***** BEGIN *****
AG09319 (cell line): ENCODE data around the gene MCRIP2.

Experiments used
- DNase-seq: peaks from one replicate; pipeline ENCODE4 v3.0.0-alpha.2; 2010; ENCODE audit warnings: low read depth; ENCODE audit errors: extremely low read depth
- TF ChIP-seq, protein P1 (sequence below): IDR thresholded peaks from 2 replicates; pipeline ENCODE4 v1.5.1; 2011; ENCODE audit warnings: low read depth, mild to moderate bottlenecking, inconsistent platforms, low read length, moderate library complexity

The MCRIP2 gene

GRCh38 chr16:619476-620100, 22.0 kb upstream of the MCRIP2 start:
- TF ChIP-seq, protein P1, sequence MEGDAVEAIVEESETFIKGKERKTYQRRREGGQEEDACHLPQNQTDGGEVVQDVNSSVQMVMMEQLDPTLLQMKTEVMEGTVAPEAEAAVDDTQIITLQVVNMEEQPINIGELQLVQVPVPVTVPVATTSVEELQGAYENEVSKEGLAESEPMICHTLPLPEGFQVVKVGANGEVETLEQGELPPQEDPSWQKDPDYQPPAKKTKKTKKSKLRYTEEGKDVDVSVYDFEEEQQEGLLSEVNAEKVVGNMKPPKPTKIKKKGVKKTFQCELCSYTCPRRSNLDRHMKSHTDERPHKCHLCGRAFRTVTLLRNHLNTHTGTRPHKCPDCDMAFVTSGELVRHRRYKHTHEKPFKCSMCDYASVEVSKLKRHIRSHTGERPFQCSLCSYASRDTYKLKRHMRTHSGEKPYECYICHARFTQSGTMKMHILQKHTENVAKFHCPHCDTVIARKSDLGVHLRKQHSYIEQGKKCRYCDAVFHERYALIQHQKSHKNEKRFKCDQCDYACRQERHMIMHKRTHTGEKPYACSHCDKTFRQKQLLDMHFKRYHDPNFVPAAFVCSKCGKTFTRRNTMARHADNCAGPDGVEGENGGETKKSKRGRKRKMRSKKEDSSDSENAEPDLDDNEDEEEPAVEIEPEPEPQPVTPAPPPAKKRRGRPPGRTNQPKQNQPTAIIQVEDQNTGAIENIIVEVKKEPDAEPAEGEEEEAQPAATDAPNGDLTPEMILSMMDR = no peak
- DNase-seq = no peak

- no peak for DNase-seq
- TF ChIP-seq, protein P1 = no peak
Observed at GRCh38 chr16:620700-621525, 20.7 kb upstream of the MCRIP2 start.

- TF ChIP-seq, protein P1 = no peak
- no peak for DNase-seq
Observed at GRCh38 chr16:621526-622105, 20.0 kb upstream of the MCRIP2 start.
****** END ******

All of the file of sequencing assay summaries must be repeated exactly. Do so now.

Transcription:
AG09319 (cell line): ENCODE data around the gene MCRIP2.

Experiments used
- DNase-seq: peaks from one replicate; pipeline ENCODE4 v3.0.0-alpha.2; 2010; ENCODE audit warnings: low read depth; ENCODE audit errors: extremely low read depth
- TF ChIP-seq, protein P1 (sequence below): IDR thresholded peaks from 2 replicates; pipeline ENCODE4 v1.5.1; 2011; ENCODE audit warnings: low read depth, mild to moderate bottlenecking, inconsistent platforms, low read length, moderate library complexity

The MCRIP2 gene

GRCh38 chr16:619476-620100, 22.0 kb upstream of the MCRIP2 start:
- TF ChIP-seq, protein P1, sequence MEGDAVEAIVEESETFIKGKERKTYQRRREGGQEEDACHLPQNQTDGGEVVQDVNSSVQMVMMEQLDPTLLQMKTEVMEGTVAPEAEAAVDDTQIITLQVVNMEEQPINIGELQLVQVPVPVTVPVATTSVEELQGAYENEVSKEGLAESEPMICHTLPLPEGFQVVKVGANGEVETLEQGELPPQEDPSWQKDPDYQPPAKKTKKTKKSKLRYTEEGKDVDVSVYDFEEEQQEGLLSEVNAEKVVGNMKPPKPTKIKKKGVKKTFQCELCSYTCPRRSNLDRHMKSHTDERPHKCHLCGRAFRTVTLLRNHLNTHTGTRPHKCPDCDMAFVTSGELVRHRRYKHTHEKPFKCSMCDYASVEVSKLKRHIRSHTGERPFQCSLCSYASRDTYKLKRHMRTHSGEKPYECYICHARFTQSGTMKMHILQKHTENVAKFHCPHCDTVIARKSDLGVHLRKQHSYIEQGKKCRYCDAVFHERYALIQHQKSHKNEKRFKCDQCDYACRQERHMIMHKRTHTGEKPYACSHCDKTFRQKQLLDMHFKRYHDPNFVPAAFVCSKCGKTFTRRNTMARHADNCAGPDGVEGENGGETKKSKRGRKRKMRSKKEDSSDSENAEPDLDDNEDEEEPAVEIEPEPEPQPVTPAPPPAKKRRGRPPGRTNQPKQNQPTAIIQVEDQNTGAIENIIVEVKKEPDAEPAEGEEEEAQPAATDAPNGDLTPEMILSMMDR = no peak
- DNase-seq = no peak

- no peak for DNase-seq
- TF ChIP-seq, protein P1 = no peak
Observed at GRCh38 chr16:620700-621525, 20.7 kb upstream of the MCRIP2 start.

- TF ChIP-seq, protein P1 = no peak
- no peak for DNase-seq
Observed at GRCh38 chr16:621526-622105, 20.0 kb upstream of the MCRIP2 start.